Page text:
An Ideal Husband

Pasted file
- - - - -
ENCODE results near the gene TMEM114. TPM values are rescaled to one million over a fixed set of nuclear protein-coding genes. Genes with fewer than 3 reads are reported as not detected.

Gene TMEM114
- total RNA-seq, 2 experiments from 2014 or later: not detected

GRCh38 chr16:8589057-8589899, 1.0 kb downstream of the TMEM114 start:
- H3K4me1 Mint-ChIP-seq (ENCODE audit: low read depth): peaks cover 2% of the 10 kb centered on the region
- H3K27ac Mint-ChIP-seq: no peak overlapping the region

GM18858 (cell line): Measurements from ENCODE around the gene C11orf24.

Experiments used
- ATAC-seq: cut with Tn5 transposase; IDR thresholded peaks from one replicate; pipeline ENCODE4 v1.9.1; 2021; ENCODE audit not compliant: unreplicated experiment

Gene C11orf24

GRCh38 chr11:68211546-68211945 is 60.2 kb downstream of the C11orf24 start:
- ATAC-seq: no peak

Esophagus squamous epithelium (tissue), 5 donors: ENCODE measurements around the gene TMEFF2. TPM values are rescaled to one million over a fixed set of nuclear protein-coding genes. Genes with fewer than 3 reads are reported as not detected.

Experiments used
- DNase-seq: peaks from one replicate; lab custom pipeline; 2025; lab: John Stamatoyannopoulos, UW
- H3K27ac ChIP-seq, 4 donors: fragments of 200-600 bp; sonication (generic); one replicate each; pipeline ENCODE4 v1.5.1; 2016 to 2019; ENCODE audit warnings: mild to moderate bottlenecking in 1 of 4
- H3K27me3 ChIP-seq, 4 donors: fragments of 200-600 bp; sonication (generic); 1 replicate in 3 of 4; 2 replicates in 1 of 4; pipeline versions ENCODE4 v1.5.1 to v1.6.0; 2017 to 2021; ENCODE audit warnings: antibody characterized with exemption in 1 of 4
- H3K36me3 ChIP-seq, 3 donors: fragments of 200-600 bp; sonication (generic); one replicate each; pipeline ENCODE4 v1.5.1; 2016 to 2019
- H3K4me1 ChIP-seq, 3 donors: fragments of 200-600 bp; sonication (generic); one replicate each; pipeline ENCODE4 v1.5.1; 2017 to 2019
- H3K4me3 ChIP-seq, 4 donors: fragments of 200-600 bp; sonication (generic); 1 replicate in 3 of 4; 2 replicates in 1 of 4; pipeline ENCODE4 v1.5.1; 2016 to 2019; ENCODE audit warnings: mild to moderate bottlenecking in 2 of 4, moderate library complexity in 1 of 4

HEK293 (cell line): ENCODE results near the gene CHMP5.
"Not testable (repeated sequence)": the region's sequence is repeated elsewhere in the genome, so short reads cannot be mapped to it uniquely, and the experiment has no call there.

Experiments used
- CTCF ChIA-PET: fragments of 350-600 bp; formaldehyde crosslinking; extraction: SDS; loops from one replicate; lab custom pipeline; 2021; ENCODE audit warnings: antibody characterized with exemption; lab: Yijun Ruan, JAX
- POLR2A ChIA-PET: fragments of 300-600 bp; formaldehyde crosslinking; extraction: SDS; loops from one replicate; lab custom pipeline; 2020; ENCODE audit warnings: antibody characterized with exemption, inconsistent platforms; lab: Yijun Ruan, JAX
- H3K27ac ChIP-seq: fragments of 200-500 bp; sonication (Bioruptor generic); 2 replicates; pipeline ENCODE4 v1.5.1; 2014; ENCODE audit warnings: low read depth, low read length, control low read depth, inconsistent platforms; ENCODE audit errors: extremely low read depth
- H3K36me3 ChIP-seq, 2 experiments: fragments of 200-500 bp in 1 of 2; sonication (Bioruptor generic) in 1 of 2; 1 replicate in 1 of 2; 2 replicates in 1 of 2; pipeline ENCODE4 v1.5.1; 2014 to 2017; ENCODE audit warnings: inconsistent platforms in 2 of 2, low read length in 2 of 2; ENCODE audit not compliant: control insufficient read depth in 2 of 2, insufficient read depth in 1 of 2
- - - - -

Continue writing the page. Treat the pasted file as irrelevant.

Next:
In a year full of special effects, one of 1999's most intelligent pleasures was a special affect namely, the dryly funny, self-loving affectations of Rupert Everett in An Ideal Husband. Adapted from the Oscar Wilde play by director Oliver Parker (Othello), Husband is a clever romantic comedy of manners set in turn-of-the-century England. The film follows rising social star Robert Chiltern (Jeremy Northam) whose past ethical indiscretion comes back to haunt him in the person of a scheming widow (Julianne Moore). Lord Arthur Goring (Everett) the witty, lazy, foppish rich, incredibly likable know-it-all who serves as Wilde's thematic mouthpiece intervenes on behalf of Chiltern, with mixed results. The cast is uniformly excellent; of course, when that cast includes Northam, Moore, Everett, Cate Blanchett, and Minnie Driver, how couldn't it? It's Everett, however, who walks away with the film much as he did with My Best Friend's Wedding tossing off lines like "To love oneself is the beginning of a lifelong romance" with narcissistic impunity. While An Ideal Husband gets off to a slow start, it quickly builds to an involving, funny climax that packs a few genuine surprises. Not bad for a 100-year-old screenplay. Good transfer, DD 5.1, "making-of" featurette, trailer.